The Treo 700w has now hit the market, one day after my post on no reviews being available. The good folks at TreoCentral have offered up a complete review with the pros and cons.
As expected, there is some tweaking yet to come to make it a dream machine — and it’s not being marketed as a Treo 650 replacement, but is rather trying to attract the Microsoft loyalists, according to the article.
The article is a whopper with a great amount of detail and particulars. I recommend it for anyone seriously considering which product to buy.
For instance, the author explains that the new Treo 700w is equipped to handle the faster Verizon connection speeds (something I really wanted to see) but sacrifices screen resolution (something I didn’t expect, but according to Ducker is a requirement of the Windows specs).To read the entire review, visit:
Happy reading and thanks to Michael Ducker of TreoCentral for the info.
I look forward to a few more reviews for my browsing, but if I had to base my own decision on this one review, I must say I’m going to wait for the next generation of Treo before replacing my 650. Since I don’t live in a major market, and can’t take advantage of the Verizon super-fast wireless broadband (with reported DSL-like speeds), all I see are first attempt drawbacks to making the change (and there are always drawbacks and bumps with a first release — so I hope many of these are worked out by the next model’s release.)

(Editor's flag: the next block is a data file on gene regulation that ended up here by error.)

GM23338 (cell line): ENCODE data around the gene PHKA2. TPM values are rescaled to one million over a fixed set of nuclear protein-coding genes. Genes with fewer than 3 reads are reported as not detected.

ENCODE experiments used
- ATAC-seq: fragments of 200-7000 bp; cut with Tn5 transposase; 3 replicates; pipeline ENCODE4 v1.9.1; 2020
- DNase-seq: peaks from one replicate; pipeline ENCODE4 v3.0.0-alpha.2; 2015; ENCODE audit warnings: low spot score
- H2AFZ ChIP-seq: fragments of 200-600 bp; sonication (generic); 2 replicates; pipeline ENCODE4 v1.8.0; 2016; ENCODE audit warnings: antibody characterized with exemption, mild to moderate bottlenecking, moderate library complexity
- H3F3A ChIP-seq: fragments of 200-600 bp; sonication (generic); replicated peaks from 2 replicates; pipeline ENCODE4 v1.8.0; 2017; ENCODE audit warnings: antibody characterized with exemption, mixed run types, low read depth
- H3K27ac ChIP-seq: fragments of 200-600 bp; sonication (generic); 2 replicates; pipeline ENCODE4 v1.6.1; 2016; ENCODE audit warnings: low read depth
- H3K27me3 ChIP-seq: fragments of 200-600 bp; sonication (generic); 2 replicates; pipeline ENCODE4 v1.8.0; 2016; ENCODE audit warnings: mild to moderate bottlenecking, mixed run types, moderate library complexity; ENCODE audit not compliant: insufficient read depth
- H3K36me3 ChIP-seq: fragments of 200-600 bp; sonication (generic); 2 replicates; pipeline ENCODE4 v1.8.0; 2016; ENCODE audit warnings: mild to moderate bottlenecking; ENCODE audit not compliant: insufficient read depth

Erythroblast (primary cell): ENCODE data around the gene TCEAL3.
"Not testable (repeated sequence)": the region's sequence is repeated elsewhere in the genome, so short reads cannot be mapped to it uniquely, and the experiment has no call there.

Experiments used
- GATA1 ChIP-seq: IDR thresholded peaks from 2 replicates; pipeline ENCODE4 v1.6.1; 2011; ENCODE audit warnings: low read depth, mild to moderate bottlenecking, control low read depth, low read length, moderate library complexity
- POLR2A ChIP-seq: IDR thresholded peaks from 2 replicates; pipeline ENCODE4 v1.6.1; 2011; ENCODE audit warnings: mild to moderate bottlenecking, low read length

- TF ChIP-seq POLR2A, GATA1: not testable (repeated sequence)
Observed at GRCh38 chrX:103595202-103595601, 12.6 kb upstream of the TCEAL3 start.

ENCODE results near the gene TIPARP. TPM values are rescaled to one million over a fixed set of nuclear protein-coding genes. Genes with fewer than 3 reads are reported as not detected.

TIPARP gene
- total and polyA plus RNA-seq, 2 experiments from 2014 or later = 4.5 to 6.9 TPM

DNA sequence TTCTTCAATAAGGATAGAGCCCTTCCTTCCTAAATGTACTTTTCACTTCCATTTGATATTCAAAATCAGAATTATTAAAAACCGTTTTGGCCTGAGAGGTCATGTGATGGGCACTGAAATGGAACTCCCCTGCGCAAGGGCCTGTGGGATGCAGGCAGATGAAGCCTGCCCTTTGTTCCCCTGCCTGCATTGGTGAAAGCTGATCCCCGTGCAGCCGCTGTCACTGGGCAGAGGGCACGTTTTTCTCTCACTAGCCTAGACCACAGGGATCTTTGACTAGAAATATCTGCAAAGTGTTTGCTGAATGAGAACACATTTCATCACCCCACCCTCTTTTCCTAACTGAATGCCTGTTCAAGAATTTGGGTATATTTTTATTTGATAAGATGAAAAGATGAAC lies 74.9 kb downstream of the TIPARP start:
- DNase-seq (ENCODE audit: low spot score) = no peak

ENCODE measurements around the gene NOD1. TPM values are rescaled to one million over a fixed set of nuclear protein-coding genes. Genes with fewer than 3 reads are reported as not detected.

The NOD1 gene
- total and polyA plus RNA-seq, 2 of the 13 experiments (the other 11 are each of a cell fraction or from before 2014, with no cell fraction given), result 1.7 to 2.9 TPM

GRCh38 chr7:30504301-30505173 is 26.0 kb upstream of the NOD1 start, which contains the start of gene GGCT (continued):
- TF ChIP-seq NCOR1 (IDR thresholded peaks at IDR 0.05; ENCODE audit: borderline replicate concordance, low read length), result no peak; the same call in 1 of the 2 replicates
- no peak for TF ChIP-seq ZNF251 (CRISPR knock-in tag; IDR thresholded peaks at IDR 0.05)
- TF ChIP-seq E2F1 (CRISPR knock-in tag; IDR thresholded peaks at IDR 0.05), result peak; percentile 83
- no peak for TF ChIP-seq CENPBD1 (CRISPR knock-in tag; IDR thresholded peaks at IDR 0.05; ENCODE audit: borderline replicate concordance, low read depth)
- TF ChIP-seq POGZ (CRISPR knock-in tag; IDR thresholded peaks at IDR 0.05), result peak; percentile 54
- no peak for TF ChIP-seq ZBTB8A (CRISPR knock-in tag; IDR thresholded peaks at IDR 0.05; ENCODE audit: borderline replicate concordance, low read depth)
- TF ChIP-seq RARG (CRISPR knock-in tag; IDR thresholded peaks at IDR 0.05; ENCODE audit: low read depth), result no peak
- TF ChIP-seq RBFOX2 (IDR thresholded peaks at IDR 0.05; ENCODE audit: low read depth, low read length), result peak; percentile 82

I would like to have more seamless sync with my core apps. The idea of a more easily handled version of Word and Excel is extremely exciting — and the rave review on the PDF viewer solves a major complaint I’ve had with ever Treo I’ve had — I want, I NEED a PDF viewer in a mobile device in my business.
But, the idea of a slower launch is not something I care to endure. I like my Treo because it’s QUICK to respond and let me get the info I need in a flash.
I don’t like the interface and skinless graphics options I saw displayed in the article — one of the sweetest things about the way my hubby’s new Christmas IPOD Video is how easy it is to use with one hand, and how well the interface works while it looks good too. That’s not the case with the Treo. I do like the improvements on the notepad option. I’d prefer a OneNote version for the Treo — THAT would be really sweet.
What do I want? I want improvements in all areas. I want a quick-booting, thinner and sexier Treo with high quality skins and improved graphics (not lower definition ones). I want a higher quality camera with more than the 1.3 megapixels of the 650 and the 700 w even thought the 700 offers larger photos). I want video now (not later, as is promised on the 700). I have that now on my Treo 650 — and I’m not willing to give it up.
I want an included bluetooth headset that has mic and works to keep my music and movies sounding good when I’m not on a call. And I want excellent 5-way navigation integration — I use my Treo with one hand as much as possible — and I’d like to do it more.
The promise of this new machine is exciting — but I still want more, and I’ll probably wait for the next version to see what gets ironed out.
Now, this is from a single, although rather extensive, review. But, it did answer many of the questions I had about what would improve and what would remain the same. I didn’t expect any backslide — that caught me off guard.